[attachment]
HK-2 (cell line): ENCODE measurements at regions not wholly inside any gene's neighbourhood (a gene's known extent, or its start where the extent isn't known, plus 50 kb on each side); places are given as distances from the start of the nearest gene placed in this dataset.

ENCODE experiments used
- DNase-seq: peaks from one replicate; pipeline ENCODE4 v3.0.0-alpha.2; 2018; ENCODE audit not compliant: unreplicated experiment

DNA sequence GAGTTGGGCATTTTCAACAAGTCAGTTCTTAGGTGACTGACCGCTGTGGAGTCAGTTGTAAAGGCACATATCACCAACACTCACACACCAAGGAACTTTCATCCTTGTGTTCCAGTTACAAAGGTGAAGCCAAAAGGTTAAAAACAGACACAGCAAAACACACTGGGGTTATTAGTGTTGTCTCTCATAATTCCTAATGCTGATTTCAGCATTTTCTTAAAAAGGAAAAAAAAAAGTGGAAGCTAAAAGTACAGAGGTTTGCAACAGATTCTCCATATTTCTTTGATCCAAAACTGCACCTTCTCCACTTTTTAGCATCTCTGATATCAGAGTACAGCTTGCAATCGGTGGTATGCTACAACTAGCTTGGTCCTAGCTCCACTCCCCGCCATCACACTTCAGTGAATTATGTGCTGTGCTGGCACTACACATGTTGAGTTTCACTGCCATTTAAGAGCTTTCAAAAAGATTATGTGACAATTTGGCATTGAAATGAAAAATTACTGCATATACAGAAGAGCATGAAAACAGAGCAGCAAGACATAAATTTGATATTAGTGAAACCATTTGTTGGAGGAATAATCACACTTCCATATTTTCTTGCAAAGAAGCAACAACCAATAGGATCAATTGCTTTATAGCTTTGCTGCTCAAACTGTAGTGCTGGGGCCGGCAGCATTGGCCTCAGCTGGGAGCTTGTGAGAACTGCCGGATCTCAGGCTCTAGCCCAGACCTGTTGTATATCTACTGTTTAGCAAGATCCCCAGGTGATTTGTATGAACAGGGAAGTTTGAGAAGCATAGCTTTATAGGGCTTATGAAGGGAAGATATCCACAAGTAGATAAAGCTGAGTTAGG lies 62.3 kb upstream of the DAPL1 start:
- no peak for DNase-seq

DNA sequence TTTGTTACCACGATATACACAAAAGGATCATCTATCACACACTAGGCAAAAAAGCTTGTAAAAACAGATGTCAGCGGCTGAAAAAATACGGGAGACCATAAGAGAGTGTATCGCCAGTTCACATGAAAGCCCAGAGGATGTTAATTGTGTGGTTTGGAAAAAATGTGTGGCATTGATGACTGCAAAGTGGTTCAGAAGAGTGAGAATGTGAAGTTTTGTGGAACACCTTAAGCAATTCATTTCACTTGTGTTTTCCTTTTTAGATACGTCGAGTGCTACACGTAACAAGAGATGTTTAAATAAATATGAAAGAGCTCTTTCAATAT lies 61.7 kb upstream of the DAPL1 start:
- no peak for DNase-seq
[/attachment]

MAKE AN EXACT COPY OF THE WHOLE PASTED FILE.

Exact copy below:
HK-2 (cell line): ENCODE measurements at regions not wholly inside any gene's neighbourhood (a gene's known extent, or its start where the extent isn't known, plus 50 kb on each side); places are given as distances from the start of the nearest gene placed in this dataset.

ENCODE experiments used
- DNase-seq: peaks from one replicate; pipeline ENCODE4 v3.0.0-alpha.2; 2018; ENCODE audit not compliant: unreplicated experiment

DNA sequence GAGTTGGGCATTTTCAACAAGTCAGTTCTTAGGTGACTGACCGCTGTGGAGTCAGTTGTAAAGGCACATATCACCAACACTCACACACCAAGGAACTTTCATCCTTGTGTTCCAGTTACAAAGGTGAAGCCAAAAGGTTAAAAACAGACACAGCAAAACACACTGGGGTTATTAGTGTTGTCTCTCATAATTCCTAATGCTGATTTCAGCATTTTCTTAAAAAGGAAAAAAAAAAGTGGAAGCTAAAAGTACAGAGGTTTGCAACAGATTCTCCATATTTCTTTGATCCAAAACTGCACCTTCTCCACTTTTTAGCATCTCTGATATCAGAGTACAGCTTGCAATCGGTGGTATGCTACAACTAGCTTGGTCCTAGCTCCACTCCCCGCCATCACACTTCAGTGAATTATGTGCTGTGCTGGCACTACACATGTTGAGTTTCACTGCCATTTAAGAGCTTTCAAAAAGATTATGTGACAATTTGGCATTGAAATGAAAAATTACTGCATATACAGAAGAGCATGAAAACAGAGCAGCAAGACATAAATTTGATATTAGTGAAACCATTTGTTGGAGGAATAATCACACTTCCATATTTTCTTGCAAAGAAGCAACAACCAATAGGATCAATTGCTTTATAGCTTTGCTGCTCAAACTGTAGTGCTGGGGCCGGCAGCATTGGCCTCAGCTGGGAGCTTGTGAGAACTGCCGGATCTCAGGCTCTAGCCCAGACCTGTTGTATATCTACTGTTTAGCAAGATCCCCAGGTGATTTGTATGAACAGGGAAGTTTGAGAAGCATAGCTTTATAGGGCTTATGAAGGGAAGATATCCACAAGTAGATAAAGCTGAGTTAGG lies 62.3 kb upstream of the DAPL1 start:
- no peak for DNase-seq

DNA sequence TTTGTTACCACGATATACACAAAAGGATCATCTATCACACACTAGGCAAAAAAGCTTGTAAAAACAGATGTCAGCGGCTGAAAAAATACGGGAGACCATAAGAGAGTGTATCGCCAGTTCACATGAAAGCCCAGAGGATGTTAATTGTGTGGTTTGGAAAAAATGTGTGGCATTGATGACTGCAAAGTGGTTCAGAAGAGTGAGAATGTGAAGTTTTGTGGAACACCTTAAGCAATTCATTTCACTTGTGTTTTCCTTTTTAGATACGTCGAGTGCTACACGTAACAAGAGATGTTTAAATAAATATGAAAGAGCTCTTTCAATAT lies 61.7 kb upstream of the DAPL1 start:
- no peak for DNase-seq